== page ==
Does Covid black hole in city's finances mean the era of big local government in Edinburgh is over?

Leader warns of difficult conversations
Adam McVey says community groups have done a great job during lockdownAdam McVey says community groups have done a great job during lockdown
Adam McVey says community groups have done a great job during lockdown

IT was no surprise when Lothian Tory MSP Jeremy Balfour argued that, faced with even less in the way of money to spend after the Covid crisis, Edinburgh City Council should consider reducing the scope of its activities.

“Does the council need to do everything it’s doing?” he asked during an online panel discussion hosted by Edinburgh World Heritage earlier this month. “The council is a bit like the Fringe - it’s got bigger and bigger and bigger but maybe not always better. Can we focus in on our priorities rather than necessarily have such a far-reaching role?”

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The Conservatives are traditionally the party of small government, and Mr Balfour - who previously served on the council - was applying that philosophy to the current predicament.

But it was a bit more surprising when the SNP council leader Adam McVey, rather than shoot down Mr Balfour’s argument, issued his own warning that things might indeed change quite dramatically.

“The financial situation of the city is almost unprecedented,” he said. “And to take some of what Jeremy is saying on board, we will have to have a very honest direct conversation as politicians and as a city about what services are our priorities, because some of these things are going to have to look very different after we emerge from this.”

Edinburgh is currently facing a black hole of more than £50 million in its finances. And Cllr McVey went on: “Unless someone comes with a magic wand and fills that budget gap - and to be really clear, the Scottish Government does not have that level of funding sitting in a bank account they’re able to pay councils to fill these gaps - then we are going to have conversations that are difficult ones about our long-term future and priorities.”

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Over recent years we have become sadly accustomed to council warnings about lack of cash and controversial proposals for spending cuts and increased charges. But this sounds like city leaders preparing to go further.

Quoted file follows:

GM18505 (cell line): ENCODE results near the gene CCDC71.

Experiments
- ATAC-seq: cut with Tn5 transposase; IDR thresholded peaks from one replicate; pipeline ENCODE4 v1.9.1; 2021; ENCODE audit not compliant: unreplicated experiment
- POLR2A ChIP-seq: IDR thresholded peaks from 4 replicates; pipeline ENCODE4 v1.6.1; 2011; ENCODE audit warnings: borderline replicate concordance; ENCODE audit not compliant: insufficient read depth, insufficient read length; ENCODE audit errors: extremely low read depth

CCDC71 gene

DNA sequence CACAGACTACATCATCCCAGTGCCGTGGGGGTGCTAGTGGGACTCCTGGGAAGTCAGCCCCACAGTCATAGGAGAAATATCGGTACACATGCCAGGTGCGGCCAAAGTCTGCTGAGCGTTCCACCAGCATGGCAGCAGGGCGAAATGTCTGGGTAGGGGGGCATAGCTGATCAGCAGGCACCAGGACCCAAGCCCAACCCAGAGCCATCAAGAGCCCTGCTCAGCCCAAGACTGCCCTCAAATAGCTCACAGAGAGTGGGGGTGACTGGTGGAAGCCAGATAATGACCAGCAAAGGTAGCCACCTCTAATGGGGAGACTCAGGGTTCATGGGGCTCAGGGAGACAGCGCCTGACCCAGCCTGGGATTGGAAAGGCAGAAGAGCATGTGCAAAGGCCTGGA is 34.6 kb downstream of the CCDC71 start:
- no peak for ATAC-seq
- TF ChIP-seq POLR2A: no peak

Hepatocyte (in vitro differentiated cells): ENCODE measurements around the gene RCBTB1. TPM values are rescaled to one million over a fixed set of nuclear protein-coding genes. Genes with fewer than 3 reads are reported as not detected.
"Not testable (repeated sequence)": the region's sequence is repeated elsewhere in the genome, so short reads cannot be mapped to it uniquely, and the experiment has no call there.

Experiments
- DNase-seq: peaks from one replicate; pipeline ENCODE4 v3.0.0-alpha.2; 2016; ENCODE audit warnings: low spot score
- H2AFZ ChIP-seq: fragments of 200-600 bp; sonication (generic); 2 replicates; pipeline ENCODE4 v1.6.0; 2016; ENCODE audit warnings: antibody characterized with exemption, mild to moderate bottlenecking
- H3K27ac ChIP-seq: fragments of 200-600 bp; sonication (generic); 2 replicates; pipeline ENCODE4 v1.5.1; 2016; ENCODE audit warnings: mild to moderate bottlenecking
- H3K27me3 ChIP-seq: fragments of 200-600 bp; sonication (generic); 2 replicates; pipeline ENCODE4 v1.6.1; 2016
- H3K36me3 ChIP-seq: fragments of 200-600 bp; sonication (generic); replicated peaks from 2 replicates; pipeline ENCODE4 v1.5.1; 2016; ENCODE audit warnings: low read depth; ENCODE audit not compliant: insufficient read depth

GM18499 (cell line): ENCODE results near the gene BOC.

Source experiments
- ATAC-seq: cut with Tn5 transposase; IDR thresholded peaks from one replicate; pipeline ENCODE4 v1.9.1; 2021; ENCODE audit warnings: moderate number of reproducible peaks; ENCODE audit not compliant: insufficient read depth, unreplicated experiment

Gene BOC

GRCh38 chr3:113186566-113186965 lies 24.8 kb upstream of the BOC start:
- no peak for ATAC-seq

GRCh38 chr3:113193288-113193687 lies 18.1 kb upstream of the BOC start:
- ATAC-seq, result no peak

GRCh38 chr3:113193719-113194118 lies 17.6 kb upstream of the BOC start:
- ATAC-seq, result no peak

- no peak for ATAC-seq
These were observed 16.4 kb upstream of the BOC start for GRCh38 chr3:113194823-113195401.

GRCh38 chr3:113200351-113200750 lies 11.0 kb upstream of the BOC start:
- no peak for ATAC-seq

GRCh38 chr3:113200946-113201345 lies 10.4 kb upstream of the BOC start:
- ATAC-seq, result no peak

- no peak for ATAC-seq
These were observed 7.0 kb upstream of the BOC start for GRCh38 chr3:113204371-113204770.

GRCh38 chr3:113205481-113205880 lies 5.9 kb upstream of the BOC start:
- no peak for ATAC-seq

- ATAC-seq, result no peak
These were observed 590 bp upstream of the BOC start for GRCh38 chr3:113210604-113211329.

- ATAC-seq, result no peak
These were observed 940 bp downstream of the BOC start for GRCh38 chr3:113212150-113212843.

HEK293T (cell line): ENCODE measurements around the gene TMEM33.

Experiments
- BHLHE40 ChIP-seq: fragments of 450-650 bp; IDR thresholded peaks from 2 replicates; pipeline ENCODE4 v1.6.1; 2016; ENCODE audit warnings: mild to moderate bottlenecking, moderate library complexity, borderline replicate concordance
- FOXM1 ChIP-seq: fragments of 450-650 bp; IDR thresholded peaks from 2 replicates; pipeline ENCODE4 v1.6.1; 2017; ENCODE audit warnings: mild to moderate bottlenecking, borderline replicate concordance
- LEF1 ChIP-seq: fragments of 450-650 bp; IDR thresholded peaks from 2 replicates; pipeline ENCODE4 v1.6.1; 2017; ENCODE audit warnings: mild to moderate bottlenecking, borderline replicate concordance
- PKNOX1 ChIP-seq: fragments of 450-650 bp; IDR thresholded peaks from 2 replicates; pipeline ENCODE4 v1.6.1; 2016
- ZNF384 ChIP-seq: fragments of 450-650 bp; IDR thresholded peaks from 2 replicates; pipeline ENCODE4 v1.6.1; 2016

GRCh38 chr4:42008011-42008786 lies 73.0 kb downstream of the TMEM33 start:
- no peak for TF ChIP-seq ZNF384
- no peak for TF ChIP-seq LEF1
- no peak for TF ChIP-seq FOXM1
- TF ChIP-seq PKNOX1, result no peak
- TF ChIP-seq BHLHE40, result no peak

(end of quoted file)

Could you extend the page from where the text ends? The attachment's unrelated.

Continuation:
Cllr McVey told the Evening News last week the council would have to reconsider what services it provides after the coronavirus crisis. “A lot of that might be about just doing things differently and some of it might be about what is now unsustainable for us to be carrying on.”

There were no specific suggestions, though he did talk about the use of council offices and options for co-locating with other public services and pointed to the huge role played by community groups during the lockdown in providing much-needed meals and other services to local people. “There may well be scope to look at how we use that community resilience and if there are better ways of supporting vulnerable people that are not necessarily direct council services,” he said.

Local groups have indeed rallied round in an impressive way to help people during the lockdown, but some communities might feel it is a little ironic if the council now wants them to provide services when several of them were due to have their funding cut.

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Councils are crucial not just for carrying out the basics, like emptying the bins and teaching children, but also running libraries, museums and a host of other things which enhance people’s lives and are provided as shared public services, not to make a profit.

One lesson of the Covid crisis has been the recognition once again of the important role of the state.

Surely that has to be relevant at local level too.

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